Active Retrieval for Improving Spelling
A few Lower School teachers and I have embarked on a study of how cognitive psychology and current brain research can enhance the way we teach. One of the fantastic books we have read is Make it Stick by Brown, Roediger III and McDaniel. This book focuses on common study habits that we all use that are really counterproductive to learning. Research is clear that cramming, highlighting, and rereading do not create mastery in learning new material.
Teachers have long been frustrated trying to figure out how students can score perfectly on spelling tests each week, but spell the exact same words incorrectly in their everyday writing. It seems that the “practice all week, then test on Friday” way of teaching spelling wasn’t improving a student’s ability to commit these weekly spelling words into their long term memory.
One important take-away from reading Make it Stick was that educators need to start thinking about testing in a different way. We need to stop using it as a measure of learning and begin to use testing as a tool for learning. This was interesting to consider. Testing/quizzing forces the brain to actively retrieve material, which in turn strengthens memory. When students have to retrieve information for a test/quiz, the brain has to reconsolidate the memory, which also makes it easier to recall what you know at a future date.
Taking this new knowledge, teachers in first and second grade have made slight and powerful changes to the way they are teaching spelling, now focusing on the critical role of active retrieval. Students are now asked to ‘show what you know’ on Monday. The teacher makes corrections, and this gives students the opportunity to see what words they already know versus the words they need to continue practicing.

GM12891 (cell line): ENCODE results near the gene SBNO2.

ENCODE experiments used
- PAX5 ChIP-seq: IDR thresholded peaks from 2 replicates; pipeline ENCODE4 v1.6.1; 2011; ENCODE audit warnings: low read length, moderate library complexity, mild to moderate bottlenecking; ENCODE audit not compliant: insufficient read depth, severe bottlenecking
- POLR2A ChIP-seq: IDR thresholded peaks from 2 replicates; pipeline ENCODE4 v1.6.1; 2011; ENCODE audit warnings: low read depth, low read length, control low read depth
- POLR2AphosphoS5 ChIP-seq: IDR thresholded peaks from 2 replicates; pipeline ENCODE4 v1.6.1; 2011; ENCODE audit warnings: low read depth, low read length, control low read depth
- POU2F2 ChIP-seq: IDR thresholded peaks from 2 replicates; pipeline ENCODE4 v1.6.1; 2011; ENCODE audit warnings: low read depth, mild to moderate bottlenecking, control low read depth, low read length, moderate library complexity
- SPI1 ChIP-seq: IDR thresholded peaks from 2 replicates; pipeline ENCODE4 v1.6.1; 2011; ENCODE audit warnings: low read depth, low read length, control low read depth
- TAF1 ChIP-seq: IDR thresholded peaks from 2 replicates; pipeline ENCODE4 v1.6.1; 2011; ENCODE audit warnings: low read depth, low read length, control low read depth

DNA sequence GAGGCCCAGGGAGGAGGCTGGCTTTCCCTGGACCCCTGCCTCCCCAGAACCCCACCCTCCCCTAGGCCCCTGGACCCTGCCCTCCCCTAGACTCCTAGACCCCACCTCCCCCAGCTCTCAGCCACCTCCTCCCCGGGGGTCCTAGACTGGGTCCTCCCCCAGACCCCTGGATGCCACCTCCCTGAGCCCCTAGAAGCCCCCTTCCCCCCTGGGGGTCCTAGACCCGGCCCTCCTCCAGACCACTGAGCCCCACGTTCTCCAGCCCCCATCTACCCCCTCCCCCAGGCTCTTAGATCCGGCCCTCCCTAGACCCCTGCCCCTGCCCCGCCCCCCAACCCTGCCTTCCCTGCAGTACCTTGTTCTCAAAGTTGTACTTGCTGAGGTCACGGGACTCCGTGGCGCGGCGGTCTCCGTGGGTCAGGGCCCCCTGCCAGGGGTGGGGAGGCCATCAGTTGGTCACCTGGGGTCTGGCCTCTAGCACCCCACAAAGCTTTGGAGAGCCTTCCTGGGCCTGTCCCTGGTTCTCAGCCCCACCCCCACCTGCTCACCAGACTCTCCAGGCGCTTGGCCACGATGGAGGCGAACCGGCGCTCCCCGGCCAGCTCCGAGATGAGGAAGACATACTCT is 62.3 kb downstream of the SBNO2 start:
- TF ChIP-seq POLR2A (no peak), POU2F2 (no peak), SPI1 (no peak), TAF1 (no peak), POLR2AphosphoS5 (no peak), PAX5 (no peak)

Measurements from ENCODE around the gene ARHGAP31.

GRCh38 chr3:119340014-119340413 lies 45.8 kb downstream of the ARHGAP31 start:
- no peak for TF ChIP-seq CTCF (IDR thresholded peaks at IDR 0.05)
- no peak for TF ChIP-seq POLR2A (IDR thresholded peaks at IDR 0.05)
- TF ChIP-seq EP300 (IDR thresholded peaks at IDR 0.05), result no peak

On Tuesday, students participate in a variety of spelling retrieval games. One of their favorite games to play is SPARKLE.
On Wednesdays, students then get to again ‘show what you know’ by taking a low-stakes spelling quiz. This time, students have to self-edit their own quiz with teacher assistance. If a student misspells a word, they have to write it again the correct way. On Thursday, students have to review the spelling rule, and then complete a worksheet that has all of the words listed, but each word has several missing letters.
After a week of active retrieval practice, students are given their last ‘show what you know’ on Friday. This quiz not only has all of the words studied throughout the week, but also includes dictation sentences using words from previous lists as a way to ensure that words are committed to long term memory.
After following this new plan for a quarter, teachers are seeing improvements in spelling mastery and student writing. “It turns out that much of what we’ve been doing as teachers and students isn’t serving us well, but some comparatively simple changes could make a big difference.”**
**Brown, Peter C. (2014). Make it stick : the science of successful learning. Cambridge, Massachusetts :The Belknap Press of Harvard University Press,